HomeTop StoriesStudents sue Northwestern University for failing to address 'serious anti-Semitism' on campus

Students sue Northwestern University for failing to address ‘serious anti-Semitism’ on campus

EVANSTON, Ill. (CBS) The pro-Palestinian tent camp at Northwestern University came down weeks ago when protesters and the university reached an agreement – but against the now quiet backdrop of the Evanston campus, the controversy continues.

Northwestern and its leaders are facing a new lawsuit seeking class-action status, saying the university has failed to protect Jewish students of serious anti-Semitic intimidation.

The lawsuit was filed Monday in U.S. District Court in Chicago. Jonathan Lindenfeld is the attorney representing the plaintiff, listed in the complaint as John Doe.

“We have seen anti-Semitism go unaddressed for a long time,” Lindenfeld said, “and in recent months, since October 7, it has become unbearable.”

The complaint alleged that some Jewish students faced harassment and hateful rhetoric. It also criticizes the school for allowing tent camps to protest the war in Gaza – contrary to its own campus policies.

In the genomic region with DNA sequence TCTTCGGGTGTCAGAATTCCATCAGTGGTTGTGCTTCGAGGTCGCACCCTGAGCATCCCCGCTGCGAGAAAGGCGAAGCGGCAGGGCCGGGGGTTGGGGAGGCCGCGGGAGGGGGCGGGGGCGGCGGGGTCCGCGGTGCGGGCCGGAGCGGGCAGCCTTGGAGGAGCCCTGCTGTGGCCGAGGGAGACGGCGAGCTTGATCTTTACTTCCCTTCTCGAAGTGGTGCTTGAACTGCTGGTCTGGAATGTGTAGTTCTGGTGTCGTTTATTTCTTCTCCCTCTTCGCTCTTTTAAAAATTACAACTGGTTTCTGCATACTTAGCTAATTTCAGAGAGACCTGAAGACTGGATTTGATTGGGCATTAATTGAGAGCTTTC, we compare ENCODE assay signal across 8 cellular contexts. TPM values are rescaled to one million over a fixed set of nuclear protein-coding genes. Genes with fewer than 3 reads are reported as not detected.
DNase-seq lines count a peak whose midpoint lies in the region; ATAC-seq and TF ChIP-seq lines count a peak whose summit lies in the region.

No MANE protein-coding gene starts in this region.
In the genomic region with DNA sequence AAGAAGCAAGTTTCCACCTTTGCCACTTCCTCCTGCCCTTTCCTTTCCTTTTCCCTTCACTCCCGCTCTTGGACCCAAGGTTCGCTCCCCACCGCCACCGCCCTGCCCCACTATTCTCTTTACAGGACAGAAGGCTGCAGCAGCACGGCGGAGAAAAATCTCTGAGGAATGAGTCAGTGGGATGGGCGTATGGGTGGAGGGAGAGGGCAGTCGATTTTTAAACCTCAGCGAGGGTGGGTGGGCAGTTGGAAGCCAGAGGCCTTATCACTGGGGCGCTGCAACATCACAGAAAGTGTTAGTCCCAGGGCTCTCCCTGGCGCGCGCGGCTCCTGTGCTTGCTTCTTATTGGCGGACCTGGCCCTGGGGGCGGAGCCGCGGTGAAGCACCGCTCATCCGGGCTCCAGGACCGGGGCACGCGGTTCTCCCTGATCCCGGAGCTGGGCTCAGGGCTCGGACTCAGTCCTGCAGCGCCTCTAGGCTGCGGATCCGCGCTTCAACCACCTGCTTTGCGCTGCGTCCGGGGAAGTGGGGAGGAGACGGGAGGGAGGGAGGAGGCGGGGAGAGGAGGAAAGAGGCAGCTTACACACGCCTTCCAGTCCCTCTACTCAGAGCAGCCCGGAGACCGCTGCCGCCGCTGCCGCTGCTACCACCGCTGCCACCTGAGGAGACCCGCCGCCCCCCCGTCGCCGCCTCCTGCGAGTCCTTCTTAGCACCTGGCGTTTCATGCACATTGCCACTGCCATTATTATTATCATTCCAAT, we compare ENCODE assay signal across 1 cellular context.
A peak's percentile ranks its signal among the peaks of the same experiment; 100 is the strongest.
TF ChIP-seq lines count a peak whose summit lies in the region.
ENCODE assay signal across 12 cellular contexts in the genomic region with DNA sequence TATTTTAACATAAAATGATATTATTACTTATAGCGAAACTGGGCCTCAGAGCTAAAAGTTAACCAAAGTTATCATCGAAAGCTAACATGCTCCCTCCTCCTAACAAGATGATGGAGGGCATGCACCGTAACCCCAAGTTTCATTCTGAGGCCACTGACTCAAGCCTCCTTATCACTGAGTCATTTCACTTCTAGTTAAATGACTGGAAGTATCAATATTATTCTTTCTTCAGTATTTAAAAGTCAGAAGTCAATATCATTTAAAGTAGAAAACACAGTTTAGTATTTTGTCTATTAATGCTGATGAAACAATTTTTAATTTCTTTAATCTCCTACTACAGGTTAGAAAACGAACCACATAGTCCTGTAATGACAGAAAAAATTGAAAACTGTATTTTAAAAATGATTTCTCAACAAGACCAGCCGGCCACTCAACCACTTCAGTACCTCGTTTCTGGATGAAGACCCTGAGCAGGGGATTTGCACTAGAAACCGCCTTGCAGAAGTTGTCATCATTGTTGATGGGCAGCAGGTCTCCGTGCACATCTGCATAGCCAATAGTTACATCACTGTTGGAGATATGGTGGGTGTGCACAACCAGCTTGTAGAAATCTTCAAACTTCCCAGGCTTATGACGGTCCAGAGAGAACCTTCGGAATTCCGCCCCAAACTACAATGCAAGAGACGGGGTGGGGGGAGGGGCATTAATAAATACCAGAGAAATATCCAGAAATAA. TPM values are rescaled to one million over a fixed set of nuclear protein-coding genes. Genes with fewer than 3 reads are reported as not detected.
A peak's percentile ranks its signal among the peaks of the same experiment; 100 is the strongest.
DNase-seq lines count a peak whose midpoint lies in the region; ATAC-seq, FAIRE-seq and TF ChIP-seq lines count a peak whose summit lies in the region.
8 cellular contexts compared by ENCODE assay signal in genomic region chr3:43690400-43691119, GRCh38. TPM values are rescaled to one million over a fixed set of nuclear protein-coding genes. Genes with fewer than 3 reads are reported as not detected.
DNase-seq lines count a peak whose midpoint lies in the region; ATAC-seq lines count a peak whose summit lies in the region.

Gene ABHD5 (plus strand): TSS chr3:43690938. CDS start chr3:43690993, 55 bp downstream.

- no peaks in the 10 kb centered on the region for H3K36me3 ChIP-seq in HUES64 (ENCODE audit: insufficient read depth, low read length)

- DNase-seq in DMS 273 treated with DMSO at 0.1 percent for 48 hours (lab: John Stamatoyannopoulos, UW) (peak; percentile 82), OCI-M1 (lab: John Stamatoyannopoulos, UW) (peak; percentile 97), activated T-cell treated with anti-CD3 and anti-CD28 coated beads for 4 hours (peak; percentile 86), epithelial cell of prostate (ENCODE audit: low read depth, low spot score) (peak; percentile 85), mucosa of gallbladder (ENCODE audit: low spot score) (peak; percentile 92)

“The University has an obligation under its own policies, as well as the Civil Rights Act, to ensure that these students’ First Amendment rights are not disregarded. their educational experience,” Lindenfeld said. .

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The lawsuit comes weeks after Northwestern reached a deal with student protesters that ended the Deering Meadow encampment. University President Michael Schill stood by that decision in a video message at the end of April.

“I am proud of our community for achieving what has been a challenge across the country: a sustainable, de-escalated path forward; one that prioritizes the safety and security of all students,” Schill said.

According to the agreement between the demonstrators and the university, the protests may continue until June 1. However, only one auxiliary tent camp may remain.

In return, in addition to various concessions, including support for Palestinian teachers and students, the school will answer questions about its specific assets.

Schill is one of three university presidents scheduled to testify Thursday before a committee on anti-Semitism on college campuses.

Another lawsuit with allegations that the university enabled intimidation, specifically during the camp protest was filed in Cook County Circuit Court on behalf of three students earlier this month.

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CBS 2 reached out to Northwestern about the latest lawsuit but had not heard back as of 10 p.m. Monday.

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